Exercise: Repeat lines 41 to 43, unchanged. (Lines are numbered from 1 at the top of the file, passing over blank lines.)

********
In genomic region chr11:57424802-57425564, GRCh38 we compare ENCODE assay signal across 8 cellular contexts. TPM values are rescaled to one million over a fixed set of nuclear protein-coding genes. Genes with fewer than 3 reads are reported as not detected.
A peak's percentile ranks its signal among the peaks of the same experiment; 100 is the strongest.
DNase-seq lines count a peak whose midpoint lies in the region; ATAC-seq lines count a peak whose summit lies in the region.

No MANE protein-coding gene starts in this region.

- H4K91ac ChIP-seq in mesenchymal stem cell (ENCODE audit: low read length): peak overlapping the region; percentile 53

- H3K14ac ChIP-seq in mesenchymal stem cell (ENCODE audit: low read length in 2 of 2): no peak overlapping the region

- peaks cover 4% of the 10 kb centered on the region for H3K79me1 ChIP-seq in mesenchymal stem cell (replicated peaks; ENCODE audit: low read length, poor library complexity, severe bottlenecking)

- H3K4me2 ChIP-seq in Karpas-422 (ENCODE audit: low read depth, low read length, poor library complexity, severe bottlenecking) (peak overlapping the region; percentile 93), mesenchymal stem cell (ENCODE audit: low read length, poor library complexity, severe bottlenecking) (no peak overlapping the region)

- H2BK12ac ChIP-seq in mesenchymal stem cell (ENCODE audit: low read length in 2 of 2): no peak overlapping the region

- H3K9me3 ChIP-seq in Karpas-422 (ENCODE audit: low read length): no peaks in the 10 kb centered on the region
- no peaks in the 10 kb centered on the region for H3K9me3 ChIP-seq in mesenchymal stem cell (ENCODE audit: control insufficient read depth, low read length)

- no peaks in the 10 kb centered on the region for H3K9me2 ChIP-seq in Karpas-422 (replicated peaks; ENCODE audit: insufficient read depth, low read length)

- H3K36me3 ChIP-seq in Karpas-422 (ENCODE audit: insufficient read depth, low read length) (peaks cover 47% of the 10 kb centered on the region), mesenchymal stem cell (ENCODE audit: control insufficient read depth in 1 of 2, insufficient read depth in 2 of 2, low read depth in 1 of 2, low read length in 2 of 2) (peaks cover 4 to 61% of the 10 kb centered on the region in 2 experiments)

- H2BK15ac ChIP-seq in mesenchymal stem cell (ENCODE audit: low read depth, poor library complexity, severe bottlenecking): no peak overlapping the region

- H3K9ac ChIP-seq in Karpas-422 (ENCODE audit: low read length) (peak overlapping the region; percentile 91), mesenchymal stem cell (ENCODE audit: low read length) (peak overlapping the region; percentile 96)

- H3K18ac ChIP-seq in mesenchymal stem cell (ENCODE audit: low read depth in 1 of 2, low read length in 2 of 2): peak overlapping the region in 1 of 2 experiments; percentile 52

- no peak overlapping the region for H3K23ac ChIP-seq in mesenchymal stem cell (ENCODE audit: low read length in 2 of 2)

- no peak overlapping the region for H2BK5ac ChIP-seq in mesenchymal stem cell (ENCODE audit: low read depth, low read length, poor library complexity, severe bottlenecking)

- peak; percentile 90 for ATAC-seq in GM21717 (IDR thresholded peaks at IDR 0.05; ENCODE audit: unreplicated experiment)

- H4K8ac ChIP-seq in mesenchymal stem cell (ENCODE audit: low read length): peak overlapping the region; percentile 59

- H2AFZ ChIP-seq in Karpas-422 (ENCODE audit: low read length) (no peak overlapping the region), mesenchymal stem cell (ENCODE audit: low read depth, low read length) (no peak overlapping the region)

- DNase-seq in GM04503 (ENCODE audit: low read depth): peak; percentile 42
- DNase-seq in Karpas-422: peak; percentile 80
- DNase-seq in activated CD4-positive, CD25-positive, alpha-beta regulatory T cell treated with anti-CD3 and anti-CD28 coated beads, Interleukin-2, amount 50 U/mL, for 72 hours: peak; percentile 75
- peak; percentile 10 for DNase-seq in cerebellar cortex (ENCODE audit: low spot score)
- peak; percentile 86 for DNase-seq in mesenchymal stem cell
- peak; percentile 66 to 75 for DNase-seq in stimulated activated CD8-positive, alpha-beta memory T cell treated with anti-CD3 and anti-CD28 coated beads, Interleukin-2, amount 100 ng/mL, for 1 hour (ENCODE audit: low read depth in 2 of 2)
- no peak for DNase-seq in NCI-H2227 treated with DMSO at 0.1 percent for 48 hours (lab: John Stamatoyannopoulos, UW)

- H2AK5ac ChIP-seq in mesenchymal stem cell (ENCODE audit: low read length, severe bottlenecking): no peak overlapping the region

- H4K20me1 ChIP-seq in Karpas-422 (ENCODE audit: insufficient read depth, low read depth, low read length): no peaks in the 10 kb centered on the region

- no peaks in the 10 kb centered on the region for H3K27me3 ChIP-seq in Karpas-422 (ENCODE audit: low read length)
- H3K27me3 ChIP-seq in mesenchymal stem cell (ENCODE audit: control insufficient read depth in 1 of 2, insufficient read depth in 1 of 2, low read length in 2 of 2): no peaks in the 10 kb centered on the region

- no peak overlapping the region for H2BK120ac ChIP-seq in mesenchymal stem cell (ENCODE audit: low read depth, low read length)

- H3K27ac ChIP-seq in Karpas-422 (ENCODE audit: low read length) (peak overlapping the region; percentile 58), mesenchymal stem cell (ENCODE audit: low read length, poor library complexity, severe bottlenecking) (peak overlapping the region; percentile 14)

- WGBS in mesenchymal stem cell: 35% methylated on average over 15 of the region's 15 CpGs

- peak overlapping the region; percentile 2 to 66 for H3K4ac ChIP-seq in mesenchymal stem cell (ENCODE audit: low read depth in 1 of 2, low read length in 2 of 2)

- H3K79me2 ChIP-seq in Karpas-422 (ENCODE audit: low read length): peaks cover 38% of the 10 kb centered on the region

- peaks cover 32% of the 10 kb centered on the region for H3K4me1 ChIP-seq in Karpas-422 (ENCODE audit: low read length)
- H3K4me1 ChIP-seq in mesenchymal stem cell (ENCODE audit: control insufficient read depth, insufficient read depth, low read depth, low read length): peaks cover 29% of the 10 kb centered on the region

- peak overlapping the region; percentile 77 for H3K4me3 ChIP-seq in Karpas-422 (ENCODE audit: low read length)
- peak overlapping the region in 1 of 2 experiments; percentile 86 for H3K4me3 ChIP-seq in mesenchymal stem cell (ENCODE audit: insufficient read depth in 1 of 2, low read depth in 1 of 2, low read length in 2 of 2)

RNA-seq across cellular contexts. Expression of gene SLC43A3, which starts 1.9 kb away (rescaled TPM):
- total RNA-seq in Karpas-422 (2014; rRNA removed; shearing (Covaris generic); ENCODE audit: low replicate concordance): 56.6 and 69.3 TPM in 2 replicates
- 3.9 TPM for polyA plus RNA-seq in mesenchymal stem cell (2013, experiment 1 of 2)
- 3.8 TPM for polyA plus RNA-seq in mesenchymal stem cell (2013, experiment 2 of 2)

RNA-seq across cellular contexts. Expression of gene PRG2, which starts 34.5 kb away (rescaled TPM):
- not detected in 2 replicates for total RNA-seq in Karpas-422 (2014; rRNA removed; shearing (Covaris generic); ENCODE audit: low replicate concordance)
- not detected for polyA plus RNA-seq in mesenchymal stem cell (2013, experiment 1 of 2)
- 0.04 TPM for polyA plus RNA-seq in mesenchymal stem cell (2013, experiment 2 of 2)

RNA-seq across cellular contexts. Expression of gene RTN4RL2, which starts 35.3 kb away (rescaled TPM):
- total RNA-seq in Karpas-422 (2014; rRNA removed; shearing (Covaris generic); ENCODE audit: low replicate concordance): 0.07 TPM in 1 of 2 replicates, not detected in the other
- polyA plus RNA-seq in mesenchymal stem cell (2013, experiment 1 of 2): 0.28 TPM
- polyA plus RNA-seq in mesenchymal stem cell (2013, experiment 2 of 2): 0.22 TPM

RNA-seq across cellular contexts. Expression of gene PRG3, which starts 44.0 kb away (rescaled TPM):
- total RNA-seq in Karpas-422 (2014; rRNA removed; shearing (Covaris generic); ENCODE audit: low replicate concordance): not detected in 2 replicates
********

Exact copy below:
- peak overlapping the region in 1 of 2 experiments; percentile 86 for H3K4me3 ChIP-seq in mesenchymal stem cell (ENCODE audit: insufficient read depth in 1 of 2, low read depth in 1 of 2, low read length in 2 of 2)

RNA-seq across cellular contexts. Expression of gene SLC43A3, which starts 1.9 kb away (rescaled TPM):
- total RNA-seq in Karpas-422 (2014; rRNA removed; shearing (Covaris generic); ENCODE audit: low replicate concordance): 56.6 and 69.3 TPM in 2 replicates